“Automobiles that [were previously] exported to China are increasingly produced within the country in order to avoid the tariffs. The tariffs are making companies not import vehicles to the market, but produce domestically,” said Bill Russo, the founder of the Shanghai-based consultancy Automobility.
Lakshman Achuthan, co-founder of the Economic Cycle Research Institute (ECRI), points to the decline in exports as a proportion of gross domestic product (GDP) in China and India, which are likely to provide the main engines of global growth in the coming decades, “partly because of the rise of the domestic consumer, as well as the growing importance of the non-manufacturing sector”.
“Indeed, exports’ share of GDP has dropped from over 37 percent at the end of 2006 to under 20 percent today in China, and from nearly 29 percent seven years ago to about 20 percent in India. These trends will not soon reverse course,” he said. Regional hubs will benefit from this, as is the case with Mexico and Vietnam, which are often described as the “winners” of the first year of the trade war.
Figures recently released by the US Census Bureau showed how much the Mexican manufacturing base is being swollen by the trade war. In May, the US trade deficit with Mexico was the highest monthly reading on record, at US$9.6 billion, with imports from its southern neighbor soaring to more than US$32 billion over the course of the month. Meanwhile, Vietnam’s reported GDP growth for the first half of the year was 6.8 percent, driven largely by manufacturing exports.
However, the short-term case of Vietnam differs from its long-term trajectory. Much has been made of the migration of manufacturing out of China and into Vietnam, and since the start of this year its exports to the US have surged by almost 40 percent. This shows that many companies are using Vietnam as a means of avoiding tariffs, but that is not a sustainable solution, given that Vietnam’s capacity to support manufacturing is already at a breaking point, with land and labor prices rising fast.
Instead, Vietnam and Indonesia are viewed as a logical long-term manufacturing base for firms servicing the Southeast Asian market, especially with US President Donald Trump hanging the threat of US tariffs over Vietnam.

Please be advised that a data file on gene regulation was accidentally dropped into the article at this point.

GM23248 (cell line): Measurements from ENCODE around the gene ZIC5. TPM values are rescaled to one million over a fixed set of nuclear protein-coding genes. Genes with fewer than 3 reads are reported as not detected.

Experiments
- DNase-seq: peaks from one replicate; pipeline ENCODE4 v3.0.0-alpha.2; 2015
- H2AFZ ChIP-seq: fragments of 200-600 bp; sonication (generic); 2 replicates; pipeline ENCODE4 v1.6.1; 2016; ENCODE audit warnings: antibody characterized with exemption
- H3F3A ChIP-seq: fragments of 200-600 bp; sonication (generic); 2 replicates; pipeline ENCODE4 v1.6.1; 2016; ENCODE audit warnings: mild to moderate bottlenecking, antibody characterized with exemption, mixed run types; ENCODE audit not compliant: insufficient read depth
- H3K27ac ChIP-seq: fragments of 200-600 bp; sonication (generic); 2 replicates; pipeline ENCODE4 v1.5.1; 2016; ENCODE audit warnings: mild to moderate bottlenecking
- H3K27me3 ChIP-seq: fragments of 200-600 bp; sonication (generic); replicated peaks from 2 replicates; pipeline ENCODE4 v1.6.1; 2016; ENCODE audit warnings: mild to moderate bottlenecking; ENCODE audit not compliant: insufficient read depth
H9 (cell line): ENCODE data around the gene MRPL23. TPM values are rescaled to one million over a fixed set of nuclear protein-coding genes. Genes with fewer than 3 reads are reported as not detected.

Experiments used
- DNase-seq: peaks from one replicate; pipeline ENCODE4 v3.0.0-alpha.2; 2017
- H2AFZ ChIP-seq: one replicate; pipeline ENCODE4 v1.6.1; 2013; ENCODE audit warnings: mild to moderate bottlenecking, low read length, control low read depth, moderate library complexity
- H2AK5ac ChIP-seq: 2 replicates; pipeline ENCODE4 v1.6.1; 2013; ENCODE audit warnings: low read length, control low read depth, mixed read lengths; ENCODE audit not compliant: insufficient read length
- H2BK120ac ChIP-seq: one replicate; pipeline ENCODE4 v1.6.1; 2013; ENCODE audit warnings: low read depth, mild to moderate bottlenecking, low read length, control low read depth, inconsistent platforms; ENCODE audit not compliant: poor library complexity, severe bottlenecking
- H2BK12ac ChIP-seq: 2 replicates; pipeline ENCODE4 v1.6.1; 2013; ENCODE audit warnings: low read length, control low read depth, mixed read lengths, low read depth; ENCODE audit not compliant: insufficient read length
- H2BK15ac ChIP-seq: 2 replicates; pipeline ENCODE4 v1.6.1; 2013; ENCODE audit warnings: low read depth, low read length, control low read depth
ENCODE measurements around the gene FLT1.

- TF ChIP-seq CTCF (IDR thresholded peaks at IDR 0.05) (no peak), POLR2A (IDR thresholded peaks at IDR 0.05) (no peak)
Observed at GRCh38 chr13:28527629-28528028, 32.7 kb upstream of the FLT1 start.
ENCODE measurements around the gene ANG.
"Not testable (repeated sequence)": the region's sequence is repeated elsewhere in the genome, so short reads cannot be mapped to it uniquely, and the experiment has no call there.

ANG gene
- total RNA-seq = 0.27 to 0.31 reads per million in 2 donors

Meanwhile, as technology continues to develop, deglobalization will become more ingrained. With smart manufacturing and advanced robotics, it becomes less important to tap low-cost labor in distant corners of the world.
“This trend is likely to continue, but the jobs may be far fewer in number, requiring much greater education and skill levels,” said Achuthan from the ECRI. This means that should Trump succeed in bringing manufacturing back to the country, the job creation prospects will be greatly diminished.
Other innovations will also further shorten and shrink the supply chain. Electric vehicles, for instance, require fewer components than their traditional counterparts, therefore condensing the supply chain. With the advent of 3D printing, factories could theoretically print what they need locally, thereby reducing the volume of trade and deepening the lines of balkanization.
But for now, the restructuring is still a work in progress and companies like Ivemsa and Tractus Asia are benefiting.
Ivemsa’s Durazo, however, speaks like a man who has already glimpsed the future through the eyes of demanding customers
“A few hours over the border is nothing compared to a few weeks from Asia,” he said.
“But you can imagine that for the customers, there is always the next thing. If you do it in a few hours, then you just want it in a few minutes. You do it a few minutes, they want it in a few seconds. So that is what are we facing, right?”
* * *